PW’s 2013 ALA Midwinter Preview
Resolutions: ALA Preview 2013
As some 10,000 librarians, publishers, authors, and vendors gear up for the 2013 ALA Midwinter Meeting, in Seattle, January 25–29, it’s a perfect time to take a look at the year that was for libraries—and the year to come.
The P&L Sheet: ALA Preview 2013
In his first column for PW, Brian Kenney surveys the lingering e-book mess of 2012 and looks forward to an even messier 2013—or so he hopes!
Overruled: PW Talks to ARL’s Brandon Butler: ALA Preview 2013
Sure, for the general observer, 2012 might well be remembered as a year of frustration for libraries, dominated by the lingering impasse over e-book lending. In reality, 2012 could go down as one of the most important years ever for libraries, thanks to a string of legal victories and an emerging legislative coalition.
Change You Can Believe In: ALA Preview 2013
Despite its immediate retraction, a report from a young Republican staffer named Derek Khanna has opened the door to a meaningful debate about copyright reform.
Core Values: ALA Preview 2013
The Common Core standards have been a hot topic of discussion in 2012—a topic that will get even hotter in 2013. PW talks to AASL president Sue Ballard and ALA’s Gillian Engberg.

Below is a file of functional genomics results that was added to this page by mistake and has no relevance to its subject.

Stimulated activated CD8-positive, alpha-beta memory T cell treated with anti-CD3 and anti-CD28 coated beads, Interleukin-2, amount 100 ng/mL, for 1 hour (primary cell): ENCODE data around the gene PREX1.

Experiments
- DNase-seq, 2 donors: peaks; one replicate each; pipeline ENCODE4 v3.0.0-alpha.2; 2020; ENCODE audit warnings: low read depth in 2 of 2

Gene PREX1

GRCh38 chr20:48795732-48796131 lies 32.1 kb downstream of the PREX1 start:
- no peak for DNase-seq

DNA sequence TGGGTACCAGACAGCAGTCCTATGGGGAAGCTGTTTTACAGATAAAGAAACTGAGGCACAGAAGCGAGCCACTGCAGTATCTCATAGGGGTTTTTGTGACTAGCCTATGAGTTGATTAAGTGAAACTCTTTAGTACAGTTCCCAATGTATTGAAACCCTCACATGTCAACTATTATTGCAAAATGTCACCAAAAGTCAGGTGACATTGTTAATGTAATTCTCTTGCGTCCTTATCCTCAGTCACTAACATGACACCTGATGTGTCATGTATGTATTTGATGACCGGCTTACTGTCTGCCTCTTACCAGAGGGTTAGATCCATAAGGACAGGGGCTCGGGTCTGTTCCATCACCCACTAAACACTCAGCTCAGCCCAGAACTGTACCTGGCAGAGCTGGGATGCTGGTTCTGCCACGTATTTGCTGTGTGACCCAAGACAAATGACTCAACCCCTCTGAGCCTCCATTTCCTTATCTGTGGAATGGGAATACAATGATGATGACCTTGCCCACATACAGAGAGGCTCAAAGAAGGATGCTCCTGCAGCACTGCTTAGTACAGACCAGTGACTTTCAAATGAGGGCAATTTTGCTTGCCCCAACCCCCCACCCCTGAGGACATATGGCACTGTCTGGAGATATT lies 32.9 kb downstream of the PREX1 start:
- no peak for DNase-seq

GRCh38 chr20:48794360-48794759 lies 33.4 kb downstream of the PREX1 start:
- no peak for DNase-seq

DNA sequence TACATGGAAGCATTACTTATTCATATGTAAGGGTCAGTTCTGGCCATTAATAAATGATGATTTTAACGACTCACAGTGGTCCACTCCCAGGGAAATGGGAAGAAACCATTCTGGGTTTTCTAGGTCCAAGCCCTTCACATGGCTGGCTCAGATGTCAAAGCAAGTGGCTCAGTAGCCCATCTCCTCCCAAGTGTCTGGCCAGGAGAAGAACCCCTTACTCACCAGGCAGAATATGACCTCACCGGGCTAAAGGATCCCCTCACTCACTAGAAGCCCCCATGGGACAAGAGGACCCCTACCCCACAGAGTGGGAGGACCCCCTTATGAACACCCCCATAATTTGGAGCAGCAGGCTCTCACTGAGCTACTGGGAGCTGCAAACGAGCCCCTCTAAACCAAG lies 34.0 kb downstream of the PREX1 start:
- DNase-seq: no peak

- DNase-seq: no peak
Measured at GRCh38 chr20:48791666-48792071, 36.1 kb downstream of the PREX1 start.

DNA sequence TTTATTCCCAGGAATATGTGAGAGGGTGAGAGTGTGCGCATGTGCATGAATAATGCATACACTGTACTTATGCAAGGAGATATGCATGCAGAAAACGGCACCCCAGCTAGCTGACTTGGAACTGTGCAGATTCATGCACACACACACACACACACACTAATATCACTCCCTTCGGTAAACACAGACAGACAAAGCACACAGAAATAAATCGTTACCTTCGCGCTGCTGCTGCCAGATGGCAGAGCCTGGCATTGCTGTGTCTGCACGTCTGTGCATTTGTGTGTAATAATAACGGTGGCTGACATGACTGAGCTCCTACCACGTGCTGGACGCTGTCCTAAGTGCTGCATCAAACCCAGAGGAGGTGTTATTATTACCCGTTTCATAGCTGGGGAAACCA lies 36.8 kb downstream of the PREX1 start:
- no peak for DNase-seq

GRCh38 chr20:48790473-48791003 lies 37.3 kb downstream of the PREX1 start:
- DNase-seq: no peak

Check It Out with Nancy Pearl: ALA Midwinter and Favorite Northwest Books
The theme of our Midwinter coverage is “Resolutions,” as we get ready to say good-bye to 2012 and embark on a new year. For your last column of 2012, we want to get your impressions on what has been an eventful year for libraries. Generally, how do you feel about the year that was for libraries? What’s made you happy, what’s driven you nuts, and what do you hope for 2013?
Standing Up for the Community: PW Talks with Terry Plum: ALA Preview 2013
When it comes to digital, librarians can sometimes be perceived as awfully cranky—just look at the current debate around e-books and lending rights. But it’s easy to see why, as libraries face historic difficulties in the digital age. To take stock of the situation, PW recently caught up with Terry Plum, assistant dean of technology at the Simmons Graduate School of Library and Information Science.